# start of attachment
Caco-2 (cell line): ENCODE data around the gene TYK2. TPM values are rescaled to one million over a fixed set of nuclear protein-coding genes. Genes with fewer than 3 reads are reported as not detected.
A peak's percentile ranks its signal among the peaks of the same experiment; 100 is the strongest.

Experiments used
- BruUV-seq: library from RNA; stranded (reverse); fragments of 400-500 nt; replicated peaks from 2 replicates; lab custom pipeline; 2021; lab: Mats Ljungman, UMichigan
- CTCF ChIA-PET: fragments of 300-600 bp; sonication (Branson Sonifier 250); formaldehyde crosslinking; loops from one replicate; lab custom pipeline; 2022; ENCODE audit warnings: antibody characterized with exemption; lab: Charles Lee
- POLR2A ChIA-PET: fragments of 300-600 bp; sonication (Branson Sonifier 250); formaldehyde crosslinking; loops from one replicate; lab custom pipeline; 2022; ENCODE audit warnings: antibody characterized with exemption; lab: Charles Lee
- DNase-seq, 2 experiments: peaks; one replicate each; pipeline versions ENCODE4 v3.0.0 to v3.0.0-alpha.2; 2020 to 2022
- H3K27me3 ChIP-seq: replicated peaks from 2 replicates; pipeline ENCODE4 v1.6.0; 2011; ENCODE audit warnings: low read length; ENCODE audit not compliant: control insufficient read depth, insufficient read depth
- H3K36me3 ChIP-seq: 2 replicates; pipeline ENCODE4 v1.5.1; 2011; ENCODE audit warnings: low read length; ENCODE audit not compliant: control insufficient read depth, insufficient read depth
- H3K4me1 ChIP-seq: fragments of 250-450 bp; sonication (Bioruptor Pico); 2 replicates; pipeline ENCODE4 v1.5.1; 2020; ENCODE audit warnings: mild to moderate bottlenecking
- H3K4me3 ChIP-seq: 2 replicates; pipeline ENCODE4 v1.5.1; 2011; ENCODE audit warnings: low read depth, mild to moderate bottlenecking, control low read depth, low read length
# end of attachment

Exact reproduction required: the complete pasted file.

Caco-2 (cell line): ENCODE data around the gene TYK2. TPM values are rescaled to one million over a fixed set of nuclear protein-coding genes. Genes with fewer than 3 reads are reported as not detected.
A peak's percentile ranks its signal among the peaks of the same experiment; 100 is the strongest.

Experiments used
- BruUV-seq: library from RNA; stranded (reverse); fragments of 400-500 nt; replicated peaks from 2 replicates; lab custom pipeline; 2021; lab: Mats Ljungman, UMichigan
- CTCF ChIA-PET: fragments of 300-600 bp; sonication (Branson Sonifier 250); formaldehyde crosslinking; loops from one replicate; lab custom pipeline; 2022; ENCODE audit warnings: antibody characterized with exemption; lab: Charles Lee
- POLR2A ChIA-PET: fragments of 300-600 bp; sonication (Branson Sonifier 250); formaldehyde crosslinking; loops from one replicate; lab custom pipeline; 2022; ENCODE audit warnings: antibody characterized with exemption; lab: Charles Lee
- DNase-seq, 2 experiments: peaks; one replicate each; pipeline versions ENCODE4 v3.0.0 to v3.0.0-alpha.2; 2020 to 2022
- H3K27me3 ChIP-seq: replicated peaks from 2 replicates; pipeline ENCODE4 v1.6.0; 2011; ENCODE audit warnings: low read length; ENCODE audit not compliant: control insufficient read depth, insufficient read depth
- H3K36me3 ChIP-seq: 2 replicates; pipeline ENCODE4 v1.5.1; 2011; ENCODE audit warnings: low read length; ENCODE audit not compliant: control insufficient read depth, insufficient read depth
- H3K4me1 ChIP-seq: fragments of 250-450 bp; sonication (Bioruptor Pico); 2 replicates; pipeline ENCODE4 v1.5.1; 2020; ENCODE audit warnings: mild to moderate bottlenecking
- H3K4me3 ChIP-seq: 2 replicates; pipeline ENCODE4 v1.5.1; 2011; ENCODE audit warnings: low read depth, mild to moderate bottlenecking, control low read depth, low read length